Tech In Plain Sight: Tough As Nails

When you think of machines you see around you every day, you probably think about your car, computer, or household appliances. However, the world is full of simple machines. One simple machine in particular, the inclined plane, shows up a lot. For example, think of the humble nail. If you are a woodworker or even a homeowner you probably have bags of them. They certainly are all around you if you are indoors and maybe even if you are outdoors right now. Nails have been the fastener of choice for a very long time and they are a form of a wedge which is a type of inclined plane.

What else can you say about nails? Turns out, there is a lot to know. Like other fasteners, there are nails for very specific purposes. There are even nails with two heads and — no kidding — nails with two points. Exactly what kind of nail you need depends on what you are doing and what’s important to you.

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Wire Wrapping Skills Put To Use For Sign Making

We don’t see many wire wrapped circuits these days, and you could be forgiven for thinking it was nearly a lost art at this point. But that doesn’t mean the technique can’t be applied elsewhere. [MiHu-Works] recently wrote in to share a sign they recently made for a client’s restaurant that looks an awful lot like the back panel of a homebrew computer to us.

Before you get a chance to scroll down and complain about it in the comments, we admit this one is fairly deep into the crafts side of the spectrum. But it’s also a gorgeous piece that we’d be happy to hang up in the hackerspace, so we don’t care. There might not be any angry pixies zipping around through all that lovingly wrapped copper wire, but it certainly¬†feels like you’re looking at the internals of some complex machine.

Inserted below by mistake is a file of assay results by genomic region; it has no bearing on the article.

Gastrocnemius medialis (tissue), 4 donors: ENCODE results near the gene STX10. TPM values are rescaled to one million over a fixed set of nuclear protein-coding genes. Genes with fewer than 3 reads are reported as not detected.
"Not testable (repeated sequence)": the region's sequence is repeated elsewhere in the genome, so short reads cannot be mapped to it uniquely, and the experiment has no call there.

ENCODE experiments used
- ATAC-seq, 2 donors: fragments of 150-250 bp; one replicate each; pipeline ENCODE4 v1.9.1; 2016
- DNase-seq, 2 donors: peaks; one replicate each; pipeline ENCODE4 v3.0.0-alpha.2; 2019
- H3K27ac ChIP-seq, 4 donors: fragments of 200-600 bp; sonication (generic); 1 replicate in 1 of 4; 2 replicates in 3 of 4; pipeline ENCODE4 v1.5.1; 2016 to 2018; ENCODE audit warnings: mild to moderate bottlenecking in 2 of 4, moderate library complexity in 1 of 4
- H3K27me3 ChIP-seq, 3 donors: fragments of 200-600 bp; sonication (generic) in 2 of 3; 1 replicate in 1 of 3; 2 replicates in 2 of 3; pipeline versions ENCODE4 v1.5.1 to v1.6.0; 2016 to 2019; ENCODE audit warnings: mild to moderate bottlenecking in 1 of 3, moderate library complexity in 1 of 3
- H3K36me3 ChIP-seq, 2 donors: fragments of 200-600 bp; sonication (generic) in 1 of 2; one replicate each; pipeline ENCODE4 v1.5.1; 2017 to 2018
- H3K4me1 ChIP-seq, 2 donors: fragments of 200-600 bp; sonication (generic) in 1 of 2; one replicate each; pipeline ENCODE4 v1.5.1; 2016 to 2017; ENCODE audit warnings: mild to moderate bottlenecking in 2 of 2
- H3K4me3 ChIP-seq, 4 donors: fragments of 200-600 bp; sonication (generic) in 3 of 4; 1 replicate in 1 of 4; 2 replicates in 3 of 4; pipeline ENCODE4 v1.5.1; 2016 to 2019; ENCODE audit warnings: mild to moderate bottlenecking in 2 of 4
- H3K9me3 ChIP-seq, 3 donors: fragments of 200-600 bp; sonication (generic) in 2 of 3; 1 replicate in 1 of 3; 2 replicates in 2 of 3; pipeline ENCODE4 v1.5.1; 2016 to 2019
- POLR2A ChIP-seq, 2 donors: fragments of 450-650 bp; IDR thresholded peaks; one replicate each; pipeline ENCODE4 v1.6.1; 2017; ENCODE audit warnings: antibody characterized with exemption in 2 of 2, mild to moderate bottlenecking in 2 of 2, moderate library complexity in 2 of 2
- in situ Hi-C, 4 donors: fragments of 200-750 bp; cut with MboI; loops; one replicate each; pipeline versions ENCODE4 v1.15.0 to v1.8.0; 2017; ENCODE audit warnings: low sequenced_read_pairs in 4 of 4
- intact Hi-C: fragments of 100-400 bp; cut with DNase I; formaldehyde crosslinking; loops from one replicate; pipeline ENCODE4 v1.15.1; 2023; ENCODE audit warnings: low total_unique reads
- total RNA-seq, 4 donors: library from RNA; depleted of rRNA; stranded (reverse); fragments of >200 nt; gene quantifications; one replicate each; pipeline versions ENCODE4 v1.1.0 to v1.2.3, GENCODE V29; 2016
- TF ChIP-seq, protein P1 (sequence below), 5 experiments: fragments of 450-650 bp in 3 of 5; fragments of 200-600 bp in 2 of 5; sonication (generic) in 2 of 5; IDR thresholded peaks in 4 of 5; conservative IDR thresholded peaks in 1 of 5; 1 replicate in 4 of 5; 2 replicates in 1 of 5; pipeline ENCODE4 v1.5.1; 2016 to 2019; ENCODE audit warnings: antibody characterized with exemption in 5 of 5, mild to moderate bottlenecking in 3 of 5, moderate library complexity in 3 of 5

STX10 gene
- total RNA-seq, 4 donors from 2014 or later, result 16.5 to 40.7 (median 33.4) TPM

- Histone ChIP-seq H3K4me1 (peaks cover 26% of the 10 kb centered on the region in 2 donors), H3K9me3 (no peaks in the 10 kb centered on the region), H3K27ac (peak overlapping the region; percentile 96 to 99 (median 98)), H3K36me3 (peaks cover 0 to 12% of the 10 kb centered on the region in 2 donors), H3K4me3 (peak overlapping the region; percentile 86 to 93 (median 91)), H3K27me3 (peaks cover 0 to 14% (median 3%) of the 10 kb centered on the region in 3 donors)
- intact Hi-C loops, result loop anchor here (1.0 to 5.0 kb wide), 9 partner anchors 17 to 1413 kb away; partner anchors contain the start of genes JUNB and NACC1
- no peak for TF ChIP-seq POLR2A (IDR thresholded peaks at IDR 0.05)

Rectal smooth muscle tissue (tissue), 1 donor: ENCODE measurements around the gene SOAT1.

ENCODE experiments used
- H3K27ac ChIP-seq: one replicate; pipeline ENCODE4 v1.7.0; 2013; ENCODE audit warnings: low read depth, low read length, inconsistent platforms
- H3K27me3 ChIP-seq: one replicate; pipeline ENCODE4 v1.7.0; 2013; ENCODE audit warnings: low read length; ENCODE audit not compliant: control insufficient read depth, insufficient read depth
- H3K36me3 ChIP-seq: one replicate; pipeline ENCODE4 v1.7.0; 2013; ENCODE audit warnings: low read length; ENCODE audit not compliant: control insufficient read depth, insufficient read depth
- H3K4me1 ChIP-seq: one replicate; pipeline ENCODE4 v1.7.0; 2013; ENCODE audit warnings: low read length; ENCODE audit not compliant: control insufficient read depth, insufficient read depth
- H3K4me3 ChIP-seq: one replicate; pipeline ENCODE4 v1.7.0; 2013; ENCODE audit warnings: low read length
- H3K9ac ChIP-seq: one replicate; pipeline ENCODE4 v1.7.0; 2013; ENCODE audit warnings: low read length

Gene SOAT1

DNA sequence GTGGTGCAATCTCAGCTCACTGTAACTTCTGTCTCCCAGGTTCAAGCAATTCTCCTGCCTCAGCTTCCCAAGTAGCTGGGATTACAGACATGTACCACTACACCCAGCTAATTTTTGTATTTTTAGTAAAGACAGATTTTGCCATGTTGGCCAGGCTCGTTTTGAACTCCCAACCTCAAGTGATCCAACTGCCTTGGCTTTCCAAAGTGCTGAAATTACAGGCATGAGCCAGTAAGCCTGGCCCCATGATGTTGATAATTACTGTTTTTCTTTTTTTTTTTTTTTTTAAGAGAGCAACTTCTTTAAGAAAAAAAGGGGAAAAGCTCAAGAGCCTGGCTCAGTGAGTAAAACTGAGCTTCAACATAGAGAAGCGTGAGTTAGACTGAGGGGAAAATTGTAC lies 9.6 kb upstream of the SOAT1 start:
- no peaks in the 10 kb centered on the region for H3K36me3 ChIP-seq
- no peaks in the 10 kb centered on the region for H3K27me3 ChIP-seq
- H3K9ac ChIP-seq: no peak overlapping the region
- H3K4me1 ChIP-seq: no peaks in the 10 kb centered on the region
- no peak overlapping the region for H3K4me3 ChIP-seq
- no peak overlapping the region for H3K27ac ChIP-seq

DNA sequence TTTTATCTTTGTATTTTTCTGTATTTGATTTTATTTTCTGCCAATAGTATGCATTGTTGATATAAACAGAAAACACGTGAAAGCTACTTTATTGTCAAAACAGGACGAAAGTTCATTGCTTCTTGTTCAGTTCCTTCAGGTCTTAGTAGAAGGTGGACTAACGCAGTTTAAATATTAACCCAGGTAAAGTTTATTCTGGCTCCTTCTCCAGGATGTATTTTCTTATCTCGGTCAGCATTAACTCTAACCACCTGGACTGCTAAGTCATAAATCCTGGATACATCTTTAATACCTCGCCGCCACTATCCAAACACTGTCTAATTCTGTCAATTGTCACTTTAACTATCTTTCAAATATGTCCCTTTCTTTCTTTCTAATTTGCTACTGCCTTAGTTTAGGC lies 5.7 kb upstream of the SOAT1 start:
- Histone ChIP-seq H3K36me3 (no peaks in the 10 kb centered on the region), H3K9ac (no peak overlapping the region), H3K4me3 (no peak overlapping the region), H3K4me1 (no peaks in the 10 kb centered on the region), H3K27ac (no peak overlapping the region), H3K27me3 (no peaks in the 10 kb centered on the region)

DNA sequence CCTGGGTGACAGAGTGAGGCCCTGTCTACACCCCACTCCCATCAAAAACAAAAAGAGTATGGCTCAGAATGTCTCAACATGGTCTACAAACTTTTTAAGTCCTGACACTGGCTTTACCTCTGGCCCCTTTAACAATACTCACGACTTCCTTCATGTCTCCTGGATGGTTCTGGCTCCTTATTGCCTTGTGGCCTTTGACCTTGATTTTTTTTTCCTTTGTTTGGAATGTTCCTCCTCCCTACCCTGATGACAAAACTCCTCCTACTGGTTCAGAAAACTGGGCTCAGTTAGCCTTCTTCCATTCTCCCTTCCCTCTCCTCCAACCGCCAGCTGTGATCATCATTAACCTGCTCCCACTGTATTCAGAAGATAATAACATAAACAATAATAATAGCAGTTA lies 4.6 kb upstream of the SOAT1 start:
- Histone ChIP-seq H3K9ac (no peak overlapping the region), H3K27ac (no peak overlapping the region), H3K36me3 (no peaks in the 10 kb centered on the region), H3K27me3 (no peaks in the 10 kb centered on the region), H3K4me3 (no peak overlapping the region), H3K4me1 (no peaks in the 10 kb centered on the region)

To make it, [MiHu-Works] first printed out the lettering on paper and put it on the wood to serve as a guide. Roofing nails were then driven into the wood to create the outline of the text. A simple tool made from a forked piece of wood was placed under the head of each nail as it was hammered in to make sure the depth was consistent. It also made sure there was adequate room underneath to wrap the copper wires through them. Then it was time for the wrapping…so much wrapping. (Who is going to come through with the robot to do this?)

A few years back we asked the Hackaday readers if they thought the days of wire wrapped circuits were over. It generated a lot of discussion and interesting ideas, but looking at projects like this, perhaps we were asking the wrong question.

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Laptop Broken? Get A Bigger Hammer

The weakest point in a laptop case may be the screen hinges, especially in heavily used machines. The mechanical stresses involved with opening a laptop can often break the thin plastic screw bosses and cause the threaded insert to pop out. What do you do? Get a hammer and some tacks of course!

[mightysinetheta]’s solution involves popping the bezel off the offending screen, then aligning the hinges in preparation for drilling holes though the computer’s plastic lid. Then he placed some short tacks though the holes and the hinges. Pressing the hinge down into the lid to ensure a tight fit, the hammer comes out to peen over the tip of the nail. Course that can be time consuming so just bending the tack over and flattening it down with the hammer works just as well.

With the hinge secured back into place his trusty laptop is back in service. The new additions on the back of the lid add a bit of a custom look that is purely functional.

While you’re in there… might want to replace that charging port that’s been wiggling mysteriously.